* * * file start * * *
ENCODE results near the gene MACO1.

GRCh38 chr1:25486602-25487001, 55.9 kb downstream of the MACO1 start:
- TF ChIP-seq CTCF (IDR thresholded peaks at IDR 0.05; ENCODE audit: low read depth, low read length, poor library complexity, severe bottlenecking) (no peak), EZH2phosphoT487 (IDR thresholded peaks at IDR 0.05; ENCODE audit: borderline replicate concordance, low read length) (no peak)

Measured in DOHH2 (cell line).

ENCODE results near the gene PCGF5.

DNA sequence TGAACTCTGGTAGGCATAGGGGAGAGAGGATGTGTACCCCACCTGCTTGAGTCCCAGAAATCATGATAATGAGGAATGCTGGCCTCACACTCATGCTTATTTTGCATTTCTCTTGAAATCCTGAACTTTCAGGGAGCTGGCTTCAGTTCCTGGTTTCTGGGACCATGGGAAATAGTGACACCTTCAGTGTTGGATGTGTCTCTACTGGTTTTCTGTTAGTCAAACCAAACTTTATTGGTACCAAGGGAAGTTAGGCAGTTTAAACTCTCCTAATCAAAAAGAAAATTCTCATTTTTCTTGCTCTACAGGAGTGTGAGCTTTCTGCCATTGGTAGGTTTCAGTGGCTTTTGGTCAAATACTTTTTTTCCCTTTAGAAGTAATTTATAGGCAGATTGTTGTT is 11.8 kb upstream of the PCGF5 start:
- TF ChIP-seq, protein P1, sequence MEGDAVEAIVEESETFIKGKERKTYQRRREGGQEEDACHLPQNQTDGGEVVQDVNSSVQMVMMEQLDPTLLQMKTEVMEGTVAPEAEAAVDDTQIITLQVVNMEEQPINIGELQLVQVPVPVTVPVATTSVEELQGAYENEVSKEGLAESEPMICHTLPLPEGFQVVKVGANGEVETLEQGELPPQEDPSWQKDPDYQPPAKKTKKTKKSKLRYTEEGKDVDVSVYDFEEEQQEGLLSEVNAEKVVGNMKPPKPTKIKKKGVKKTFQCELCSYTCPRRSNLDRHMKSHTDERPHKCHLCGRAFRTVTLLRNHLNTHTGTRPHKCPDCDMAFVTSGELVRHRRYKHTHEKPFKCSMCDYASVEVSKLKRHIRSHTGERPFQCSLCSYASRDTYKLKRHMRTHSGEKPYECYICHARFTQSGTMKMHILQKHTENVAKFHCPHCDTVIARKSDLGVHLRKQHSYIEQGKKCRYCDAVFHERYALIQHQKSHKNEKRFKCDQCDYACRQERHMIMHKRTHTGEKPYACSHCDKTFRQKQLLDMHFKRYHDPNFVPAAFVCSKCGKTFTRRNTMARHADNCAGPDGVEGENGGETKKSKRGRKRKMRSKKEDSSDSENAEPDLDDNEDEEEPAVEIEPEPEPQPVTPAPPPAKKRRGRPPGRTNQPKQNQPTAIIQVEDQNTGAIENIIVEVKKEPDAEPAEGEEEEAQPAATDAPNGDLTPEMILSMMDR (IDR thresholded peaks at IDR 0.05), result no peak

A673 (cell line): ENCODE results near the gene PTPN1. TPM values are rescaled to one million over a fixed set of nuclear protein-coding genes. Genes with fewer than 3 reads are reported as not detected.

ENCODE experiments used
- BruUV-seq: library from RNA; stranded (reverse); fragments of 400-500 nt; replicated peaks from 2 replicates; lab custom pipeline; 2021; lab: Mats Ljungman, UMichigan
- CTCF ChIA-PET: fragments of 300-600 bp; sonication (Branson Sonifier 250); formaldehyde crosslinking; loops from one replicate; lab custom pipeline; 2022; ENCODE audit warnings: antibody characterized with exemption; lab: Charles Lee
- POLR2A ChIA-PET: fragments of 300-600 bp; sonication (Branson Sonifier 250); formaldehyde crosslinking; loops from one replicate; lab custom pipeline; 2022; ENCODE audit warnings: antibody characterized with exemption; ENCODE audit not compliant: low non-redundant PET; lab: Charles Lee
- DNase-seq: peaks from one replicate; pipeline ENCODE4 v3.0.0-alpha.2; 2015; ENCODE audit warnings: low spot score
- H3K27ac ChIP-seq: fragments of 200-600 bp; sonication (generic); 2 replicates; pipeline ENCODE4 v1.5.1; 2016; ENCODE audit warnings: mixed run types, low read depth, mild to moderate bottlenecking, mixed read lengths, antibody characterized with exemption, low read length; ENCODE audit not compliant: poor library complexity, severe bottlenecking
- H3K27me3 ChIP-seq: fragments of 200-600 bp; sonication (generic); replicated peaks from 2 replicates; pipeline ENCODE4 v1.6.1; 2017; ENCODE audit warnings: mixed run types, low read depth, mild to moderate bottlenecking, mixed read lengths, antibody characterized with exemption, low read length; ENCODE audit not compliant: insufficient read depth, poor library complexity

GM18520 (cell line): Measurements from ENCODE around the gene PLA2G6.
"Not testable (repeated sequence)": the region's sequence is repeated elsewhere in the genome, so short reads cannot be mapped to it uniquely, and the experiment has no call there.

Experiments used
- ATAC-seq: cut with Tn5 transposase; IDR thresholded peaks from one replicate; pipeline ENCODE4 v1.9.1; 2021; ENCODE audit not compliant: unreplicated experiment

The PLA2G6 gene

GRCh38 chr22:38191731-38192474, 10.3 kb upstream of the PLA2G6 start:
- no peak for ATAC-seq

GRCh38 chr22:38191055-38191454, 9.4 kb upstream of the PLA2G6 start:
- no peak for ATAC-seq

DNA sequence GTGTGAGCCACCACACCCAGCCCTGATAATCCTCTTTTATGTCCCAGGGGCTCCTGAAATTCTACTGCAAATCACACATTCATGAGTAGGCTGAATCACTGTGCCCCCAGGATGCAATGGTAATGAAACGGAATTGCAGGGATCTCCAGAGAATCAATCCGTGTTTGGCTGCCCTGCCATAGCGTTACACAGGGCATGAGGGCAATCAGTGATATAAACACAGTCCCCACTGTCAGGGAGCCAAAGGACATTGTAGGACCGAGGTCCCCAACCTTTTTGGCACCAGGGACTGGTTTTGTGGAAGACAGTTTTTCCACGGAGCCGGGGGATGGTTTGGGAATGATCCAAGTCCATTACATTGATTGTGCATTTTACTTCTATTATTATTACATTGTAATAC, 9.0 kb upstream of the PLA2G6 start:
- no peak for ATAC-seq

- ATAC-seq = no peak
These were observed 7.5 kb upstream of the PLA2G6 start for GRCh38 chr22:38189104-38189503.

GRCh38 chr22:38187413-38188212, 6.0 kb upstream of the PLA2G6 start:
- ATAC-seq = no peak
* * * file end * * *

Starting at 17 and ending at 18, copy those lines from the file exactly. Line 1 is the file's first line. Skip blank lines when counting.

"Not testable (repeated sequence)": the region's sequence is repeated elsewhere in the genome, so short reads cannot be mapped to it uniquely, and the experiment has no call there.

Experiments used